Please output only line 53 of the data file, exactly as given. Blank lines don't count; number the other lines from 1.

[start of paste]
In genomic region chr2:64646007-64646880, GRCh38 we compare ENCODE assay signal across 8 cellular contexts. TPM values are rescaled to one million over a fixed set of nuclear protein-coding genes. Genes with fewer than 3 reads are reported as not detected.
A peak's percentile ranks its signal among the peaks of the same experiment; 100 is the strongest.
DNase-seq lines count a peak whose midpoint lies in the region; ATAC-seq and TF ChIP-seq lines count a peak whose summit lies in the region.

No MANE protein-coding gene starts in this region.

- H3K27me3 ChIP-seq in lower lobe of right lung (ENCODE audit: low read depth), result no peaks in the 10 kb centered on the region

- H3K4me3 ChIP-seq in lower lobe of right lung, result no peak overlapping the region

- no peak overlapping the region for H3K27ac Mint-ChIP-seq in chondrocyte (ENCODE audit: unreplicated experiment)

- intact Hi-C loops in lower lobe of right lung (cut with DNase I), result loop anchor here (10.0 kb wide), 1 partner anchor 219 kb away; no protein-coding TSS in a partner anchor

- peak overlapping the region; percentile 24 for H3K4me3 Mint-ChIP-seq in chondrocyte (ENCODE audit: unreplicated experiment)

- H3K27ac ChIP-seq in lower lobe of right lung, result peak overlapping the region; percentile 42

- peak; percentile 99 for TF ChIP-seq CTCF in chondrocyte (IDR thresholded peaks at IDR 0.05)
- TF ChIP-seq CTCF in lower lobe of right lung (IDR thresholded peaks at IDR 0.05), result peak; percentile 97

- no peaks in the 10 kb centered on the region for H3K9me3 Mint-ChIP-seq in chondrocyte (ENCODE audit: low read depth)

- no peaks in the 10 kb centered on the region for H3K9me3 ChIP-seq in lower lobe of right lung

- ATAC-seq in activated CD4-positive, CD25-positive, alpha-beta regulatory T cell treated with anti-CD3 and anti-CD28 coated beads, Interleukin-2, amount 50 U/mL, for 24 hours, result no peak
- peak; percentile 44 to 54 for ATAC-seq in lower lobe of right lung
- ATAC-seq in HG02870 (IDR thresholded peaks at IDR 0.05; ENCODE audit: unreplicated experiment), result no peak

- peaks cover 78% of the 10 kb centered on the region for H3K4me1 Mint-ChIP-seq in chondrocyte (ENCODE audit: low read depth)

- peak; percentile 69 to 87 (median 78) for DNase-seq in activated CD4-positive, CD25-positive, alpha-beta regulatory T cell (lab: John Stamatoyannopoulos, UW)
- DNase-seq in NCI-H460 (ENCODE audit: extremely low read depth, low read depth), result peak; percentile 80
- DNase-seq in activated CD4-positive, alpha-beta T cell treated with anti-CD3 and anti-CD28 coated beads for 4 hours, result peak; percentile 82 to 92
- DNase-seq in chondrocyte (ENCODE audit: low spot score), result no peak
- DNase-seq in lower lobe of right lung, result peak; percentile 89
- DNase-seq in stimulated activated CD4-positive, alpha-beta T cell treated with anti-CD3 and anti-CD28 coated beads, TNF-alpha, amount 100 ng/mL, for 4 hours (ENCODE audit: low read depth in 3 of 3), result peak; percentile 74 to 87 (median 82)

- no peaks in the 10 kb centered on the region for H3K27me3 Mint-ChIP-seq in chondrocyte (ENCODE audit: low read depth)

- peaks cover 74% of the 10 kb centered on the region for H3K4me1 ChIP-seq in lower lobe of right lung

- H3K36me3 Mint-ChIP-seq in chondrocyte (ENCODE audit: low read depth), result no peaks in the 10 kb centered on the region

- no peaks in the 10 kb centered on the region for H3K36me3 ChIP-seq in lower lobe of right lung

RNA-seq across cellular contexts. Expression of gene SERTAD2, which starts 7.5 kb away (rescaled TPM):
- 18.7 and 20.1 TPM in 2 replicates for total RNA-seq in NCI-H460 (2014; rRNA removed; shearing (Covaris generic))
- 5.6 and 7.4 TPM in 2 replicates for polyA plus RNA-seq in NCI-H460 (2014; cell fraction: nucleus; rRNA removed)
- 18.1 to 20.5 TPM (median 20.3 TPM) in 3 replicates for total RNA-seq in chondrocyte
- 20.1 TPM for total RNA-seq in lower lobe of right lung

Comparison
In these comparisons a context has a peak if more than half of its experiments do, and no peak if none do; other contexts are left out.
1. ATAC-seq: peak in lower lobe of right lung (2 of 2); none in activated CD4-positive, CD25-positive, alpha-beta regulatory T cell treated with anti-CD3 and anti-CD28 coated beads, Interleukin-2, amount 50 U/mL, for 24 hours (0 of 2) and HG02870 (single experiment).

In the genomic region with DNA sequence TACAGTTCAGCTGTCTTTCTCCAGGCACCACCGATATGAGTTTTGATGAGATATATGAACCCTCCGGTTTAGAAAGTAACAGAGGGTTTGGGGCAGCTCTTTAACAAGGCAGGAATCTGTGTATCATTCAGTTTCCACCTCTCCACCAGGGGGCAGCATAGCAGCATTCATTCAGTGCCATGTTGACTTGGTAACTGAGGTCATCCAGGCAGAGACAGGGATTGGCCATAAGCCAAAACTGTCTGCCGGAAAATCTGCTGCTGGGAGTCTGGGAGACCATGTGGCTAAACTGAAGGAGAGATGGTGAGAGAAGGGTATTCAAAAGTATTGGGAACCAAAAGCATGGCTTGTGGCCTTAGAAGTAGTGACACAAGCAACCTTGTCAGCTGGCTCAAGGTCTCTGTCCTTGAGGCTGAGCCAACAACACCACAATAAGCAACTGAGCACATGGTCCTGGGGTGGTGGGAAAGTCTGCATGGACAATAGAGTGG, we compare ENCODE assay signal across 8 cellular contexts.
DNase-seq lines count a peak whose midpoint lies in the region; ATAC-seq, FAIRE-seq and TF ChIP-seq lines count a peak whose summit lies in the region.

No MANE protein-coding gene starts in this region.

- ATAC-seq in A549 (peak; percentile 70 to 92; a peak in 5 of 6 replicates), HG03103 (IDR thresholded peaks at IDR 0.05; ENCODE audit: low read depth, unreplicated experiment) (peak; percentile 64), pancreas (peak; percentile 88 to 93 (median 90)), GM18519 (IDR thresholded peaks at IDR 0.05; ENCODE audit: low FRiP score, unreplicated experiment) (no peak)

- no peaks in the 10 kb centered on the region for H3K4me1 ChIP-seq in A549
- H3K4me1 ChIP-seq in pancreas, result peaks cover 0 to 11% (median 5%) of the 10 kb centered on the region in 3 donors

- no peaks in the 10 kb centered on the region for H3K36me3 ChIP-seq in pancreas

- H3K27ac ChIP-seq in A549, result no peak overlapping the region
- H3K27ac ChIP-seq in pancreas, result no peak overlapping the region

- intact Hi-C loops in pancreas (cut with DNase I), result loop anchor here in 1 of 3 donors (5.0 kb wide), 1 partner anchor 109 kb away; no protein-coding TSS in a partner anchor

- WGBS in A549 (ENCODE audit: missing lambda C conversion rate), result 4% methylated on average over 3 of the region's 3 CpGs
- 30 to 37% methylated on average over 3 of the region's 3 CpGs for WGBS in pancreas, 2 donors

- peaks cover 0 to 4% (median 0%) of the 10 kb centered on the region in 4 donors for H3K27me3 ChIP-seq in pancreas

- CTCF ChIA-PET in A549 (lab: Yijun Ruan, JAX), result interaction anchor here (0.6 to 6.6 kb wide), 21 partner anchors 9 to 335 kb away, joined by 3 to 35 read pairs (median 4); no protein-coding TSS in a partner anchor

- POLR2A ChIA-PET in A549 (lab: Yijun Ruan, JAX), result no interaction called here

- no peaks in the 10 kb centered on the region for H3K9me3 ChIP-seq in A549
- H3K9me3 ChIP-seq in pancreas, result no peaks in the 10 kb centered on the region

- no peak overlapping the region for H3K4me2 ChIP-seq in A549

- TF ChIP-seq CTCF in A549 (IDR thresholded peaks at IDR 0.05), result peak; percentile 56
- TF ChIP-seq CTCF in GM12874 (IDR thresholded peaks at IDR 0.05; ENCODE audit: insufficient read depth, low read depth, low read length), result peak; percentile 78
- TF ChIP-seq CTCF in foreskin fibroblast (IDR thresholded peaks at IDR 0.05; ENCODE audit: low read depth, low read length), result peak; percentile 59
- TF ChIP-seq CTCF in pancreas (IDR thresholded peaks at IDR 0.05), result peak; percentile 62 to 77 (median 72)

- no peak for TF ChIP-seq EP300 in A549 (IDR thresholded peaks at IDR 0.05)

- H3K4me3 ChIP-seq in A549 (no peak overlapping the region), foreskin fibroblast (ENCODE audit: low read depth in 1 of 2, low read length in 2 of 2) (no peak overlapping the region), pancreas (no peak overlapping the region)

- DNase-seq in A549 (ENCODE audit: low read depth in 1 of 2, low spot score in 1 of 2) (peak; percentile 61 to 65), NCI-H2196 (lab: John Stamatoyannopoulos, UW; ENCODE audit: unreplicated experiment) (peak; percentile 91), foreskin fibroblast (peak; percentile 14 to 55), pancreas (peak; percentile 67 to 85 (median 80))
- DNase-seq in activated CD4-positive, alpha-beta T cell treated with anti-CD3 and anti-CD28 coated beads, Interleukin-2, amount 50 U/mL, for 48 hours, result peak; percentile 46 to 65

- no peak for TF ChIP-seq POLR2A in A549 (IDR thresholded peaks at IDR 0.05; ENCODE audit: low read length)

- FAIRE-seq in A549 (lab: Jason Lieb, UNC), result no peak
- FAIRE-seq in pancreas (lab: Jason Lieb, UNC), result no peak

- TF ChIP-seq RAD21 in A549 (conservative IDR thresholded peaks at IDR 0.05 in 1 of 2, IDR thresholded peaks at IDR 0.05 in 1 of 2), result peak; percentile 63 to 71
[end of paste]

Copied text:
- H3K9me3 ChIP-seq in pancreas, result no peaks in the 10 kb centered on the region